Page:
The best vitamins for anxiety and stress

Best Vitamins for Anxiety and Stress

In this article, we will present to you the best vitamins for anxiety and stress. How and why vitamins are important for humans health and how they can help with anxiety and stress.

Also, we will present which minerals and nutrients can help for stress relief and what is their recommended daily dosage.

When we think about anxiety treatments, we usually think about prescription medications that may come with their fair share of unwanted side effects and strong interactions with the body.

Very few people know that there may be natural ways to help alleviate some of your anxiety symptoms.

Although not as strong as prescription medications (which may be necessary for some individuals), vitamins and supplements have proven effective for some people and can be a great option for you.

Supplements are not meant to replace medications or psychological treatment, but they can be used in conjunction with these treatments to support your long-term health.

Vitamins that can Help with Anxiety

If you eat a modern diet, you probably have some kind of mineral or vitamin deficiencies.

This not only impacts your health, but it also impacts your emotional and psychological wellbeing.

There are many factors at play here, including poor diet, lack of absorption of minerals and vitamins, or even soil depletion.

Vitamins A, C, and E

Individuals who experience anxiety sometimes lack appropriate amounts of antioxidants vitamin A (beta carotene), vitamin C, and vitamin E.

Research has shown that supplementing with vitamins A, C, and E can help reduce anxiety.

One study revealed that people diagnosed with generalized anxiety disorder have significantly lower levels of these vitamins.

After supplementing with these antioxidants for six weeks, patients experienced a reduction in symptoms.

Antioxidants like these can be ingested by increasing your intake of fruits and vegetables.

Vitamin A-rich foods include sweet potatoes, carrots, kale, spinach, broccoli, butter/ghee, and egg yolks. The upper limit of vitamin A is 3,000 ug per day, and the recommended daily dose is between 900 ugs and 700 ugs.

Read More: Vitamin A Deficiency Signs and Symptoms

Vitamin C rich foods include cantaloupe, citrus fruits, kiwis, mango, papaya, pineapple, strawberries, raspberries, blueberries, cranberries, and watermelon.

The recommended daily dose of vitamin C is between 65 mg and 90 mg a day with an upper limit of 2,000 mg per day.

Read More: How Much Vitamin C Is Enough Per Day

Vitamin E rich foods include spinach, almonds, avocado, olive oil, almonds, and sunflower seeds.

The recommended daily dose of vitamin E is 200 IU and 400 IU with an upper limit of 1,000 IU for adults.

Vitamin B

B vitamins are have also been used to help treat anxiety.

In one study, people who suffer from phobias were found to be lacking in these vitamins.

Some examples of B vitamins are B1 (or Thiamine), which can control blood sugar, and B3 (or Niacinamide), which is responsible for serotonin synthesis.

Both B1 and B3 contribute to energy levels and feelings of improved mood.

Pregnant women, older adults, and vegetarians or vegans should also supplement with B12 (or folate), which is usually found in meat, dairy, eggs, and seafood.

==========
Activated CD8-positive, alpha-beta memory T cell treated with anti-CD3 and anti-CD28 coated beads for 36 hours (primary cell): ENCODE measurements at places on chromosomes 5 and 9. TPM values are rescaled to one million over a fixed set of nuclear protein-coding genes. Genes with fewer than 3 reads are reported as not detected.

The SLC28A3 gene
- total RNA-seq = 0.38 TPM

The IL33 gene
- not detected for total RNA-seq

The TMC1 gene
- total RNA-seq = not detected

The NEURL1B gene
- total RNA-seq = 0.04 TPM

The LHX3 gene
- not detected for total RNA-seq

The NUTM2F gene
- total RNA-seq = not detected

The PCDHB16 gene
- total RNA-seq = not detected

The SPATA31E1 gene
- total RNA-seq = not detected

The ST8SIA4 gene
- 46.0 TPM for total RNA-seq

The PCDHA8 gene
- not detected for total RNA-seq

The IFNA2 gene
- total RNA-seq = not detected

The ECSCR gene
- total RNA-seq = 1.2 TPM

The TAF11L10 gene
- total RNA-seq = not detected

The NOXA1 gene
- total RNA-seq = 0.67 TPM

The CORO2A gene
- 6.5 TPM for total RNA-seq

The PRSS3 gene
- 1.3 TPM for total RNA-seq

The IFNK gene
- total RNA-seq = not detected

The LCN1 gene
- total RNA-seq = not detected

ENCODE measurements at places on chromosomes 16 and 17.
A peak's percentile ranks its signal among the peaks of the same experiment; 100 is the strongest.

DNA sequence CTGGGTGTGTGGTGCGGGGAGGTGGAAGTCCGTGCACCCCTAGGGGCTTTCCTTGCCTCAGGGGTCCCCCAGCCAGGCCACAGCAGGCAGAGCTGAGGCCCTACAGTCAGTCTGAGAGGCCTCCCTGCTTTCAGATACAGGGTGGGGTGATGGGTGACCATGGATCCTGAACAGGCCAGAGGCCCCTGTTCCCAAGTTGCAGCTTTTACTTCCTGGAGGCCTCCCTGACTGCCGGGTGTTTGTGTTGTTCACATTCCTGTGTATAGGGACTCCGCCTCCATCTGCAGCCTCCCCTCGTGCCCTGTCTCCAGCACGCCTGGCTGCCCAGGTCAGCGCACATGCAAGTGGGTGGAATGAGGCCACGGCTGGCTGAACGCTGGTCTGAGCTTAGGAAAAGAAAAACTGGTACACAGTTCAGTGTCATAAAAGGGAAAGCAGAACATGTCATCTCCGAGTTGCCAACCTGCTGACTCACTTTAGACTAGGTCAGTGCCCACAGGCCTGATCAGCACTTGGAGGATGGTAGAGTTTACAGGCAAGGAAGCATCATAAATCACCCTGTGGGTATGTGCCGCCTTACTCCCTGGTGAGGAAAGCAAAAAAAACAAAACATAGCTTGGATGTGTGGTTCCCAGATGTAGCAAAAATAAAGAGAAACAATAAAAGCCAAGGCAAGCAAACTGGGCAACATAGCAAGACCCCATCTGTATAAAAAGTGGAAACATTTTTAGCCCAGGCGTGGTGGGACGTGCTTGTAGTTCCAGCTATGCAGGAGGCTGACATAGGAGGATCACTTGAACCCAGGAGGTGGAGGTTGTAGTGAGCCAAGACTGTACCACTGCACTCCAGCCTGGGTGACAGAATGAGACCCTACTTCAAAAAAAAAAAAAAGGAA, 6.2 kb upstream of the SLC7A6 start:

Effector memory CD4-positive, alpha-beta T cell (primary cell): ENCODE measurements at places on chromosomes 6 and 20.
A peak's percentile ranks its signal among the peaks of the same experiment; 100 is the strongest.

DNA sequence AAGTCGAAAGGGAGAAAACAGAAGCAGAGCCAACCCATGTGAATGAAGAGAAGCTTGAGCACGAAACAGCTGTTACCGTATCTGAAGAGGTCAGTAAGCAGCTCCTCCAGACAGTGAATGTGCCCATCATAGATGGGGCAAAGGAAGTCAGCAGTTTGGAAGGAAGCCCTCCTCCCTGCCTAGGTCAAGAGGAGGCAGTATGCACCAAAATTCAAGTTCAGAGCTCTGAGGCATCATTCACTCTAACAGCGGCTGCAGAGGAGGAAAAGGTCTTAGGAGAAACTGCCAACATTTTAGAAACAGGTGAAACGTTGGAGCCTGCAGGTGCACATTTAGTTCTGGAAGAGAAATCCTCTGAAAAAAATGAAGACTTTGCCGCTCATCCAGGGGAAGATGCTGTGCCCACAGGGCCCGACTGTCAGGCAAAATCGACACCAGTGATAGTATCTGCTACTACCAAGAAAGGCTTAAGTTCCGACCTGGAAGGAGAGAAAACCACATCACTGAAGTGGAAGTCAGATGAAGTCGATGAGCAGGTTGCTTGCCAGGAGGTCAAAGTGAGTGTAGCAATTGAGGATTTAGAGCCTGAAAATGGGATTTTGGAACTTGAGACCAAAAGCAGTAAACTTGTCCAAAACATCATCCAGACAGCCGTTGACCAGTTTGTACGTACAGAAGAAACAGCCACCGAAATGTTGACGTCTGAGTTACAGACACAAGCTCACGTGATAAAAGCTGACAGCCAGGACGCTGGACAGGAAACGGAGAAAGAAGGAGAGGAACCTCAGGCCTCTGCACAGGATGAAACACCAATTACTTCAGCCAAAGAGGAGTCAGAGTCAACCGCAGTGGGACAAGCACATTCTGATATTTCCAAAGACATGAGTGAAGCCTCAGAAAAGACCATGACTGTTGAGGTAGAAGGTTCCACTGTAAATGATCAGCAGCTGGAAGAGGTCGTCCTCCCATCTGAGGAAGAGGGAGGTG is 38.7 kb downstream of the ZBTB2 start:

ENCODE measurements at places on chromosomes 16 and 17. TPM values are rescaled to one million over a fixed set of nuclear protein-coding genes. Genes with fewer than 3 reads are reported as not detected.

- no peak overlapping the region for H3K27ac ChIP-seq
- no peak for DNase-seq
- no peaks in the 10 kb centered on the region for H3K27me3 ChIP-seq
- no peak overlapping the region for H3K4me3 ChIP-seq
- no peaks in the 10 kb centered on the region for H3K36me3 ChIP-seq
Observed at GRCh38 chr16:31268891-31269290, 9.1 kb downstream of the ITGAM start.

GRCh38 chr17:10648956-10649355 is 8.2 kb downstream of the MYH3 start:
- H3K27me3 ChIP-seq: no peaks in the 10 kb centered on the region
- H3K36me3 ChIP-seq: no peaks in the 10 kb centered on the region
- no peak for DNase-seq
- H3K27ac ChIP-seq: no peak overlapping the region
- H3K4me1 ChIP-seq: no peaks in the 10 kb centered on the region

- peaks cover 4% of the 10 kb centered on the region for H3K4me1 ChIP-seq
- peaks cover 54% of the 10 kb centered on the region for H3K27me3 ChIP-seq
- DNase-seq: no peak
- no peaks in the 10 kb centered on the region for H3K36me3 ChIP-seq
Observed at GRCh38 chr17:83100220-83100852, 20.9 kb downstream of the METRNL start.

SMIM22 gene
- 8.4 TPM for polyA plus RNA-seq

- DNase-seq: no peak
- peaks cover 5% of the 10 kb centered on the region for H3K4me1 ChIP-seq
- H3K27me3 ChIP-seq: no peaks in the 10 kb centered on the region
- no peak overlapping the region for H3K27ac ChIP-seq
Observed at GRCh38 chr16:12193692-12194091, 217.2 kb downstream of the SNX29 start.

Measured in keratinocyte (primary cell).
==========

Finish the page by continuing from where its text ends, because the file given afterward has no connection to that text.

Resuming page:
Read More: Vegetarian Sources of Vitamin B12

Also, experts recommend that individuals with alcoholism, hypothyroidism, anorexia, celiac disease, cancer, and Crohn’s disease should supplement with a B-complex vitamin.

One study found that supplementing with a B-complex vitamin led to a significant improvement in symptoms of anxiety and depression.

There are also other benefits of taking a B-complex, such as a reduction in stress and improved brain functioning.

Should you prefer to make dietary changes, foods that are rich in vitamin B include liver, meat, turkey, whole grains, potatoes, bananas, chilies, legumes, nutritional yeast, and molasses.

Vitamin D

Another important vitamin for supporting physical and mental health is vitamin D, which can ease anxiety and improve exercise performance because it lowers blood pressure and levels of the stress hormone known as cortisol.

The brain, heart, muscles, and immune system all have receptors for vitamin D, which also acts as a hormone.

As such, vitamin D helps support the release of neurotransmitters, brain development and functioning, and proper functioning of the immune system.

Several studies show the impact of low levels of vitamin D. For example, several studies have linked Seasonal Affective Disorder (SAD) to changing levels of vitamin D3 due to reduced exposure to the sun.

Furthermore, another study showed that vitamin D deficiencies were linked with anxiety and depression in individuals with Fibromyalgia.

Finally, according to studies from Aarhus University in Denmark and the University of Queensland in Brisbane, vitamin D deficiencies are linked with higher rates of Schizophrenia.

It’s estimated that 42 percent of the U.S. population is vitamin D deficient, so you can safely supplement or ask your doctor to test your levels.

The recommended average intake is between 400 IU and 800 IU (10-20 micrograms) per day.

Read More: Vitamin D Deficiency Signs and Symptoms


Magnesium deficiencies have also been shown to increase symptoms of anxiety.

Also, magnesium is essential for the health of your brain and nervous system.

It creates a sense of calm and relaxation that activates GABA A receptors, which are the same receptors that anti-anxiety medication targets.

According to Magnesium and the Brain: The Original Chill Pill, the daily recommended dose is between 320 mg and 420 mg per day.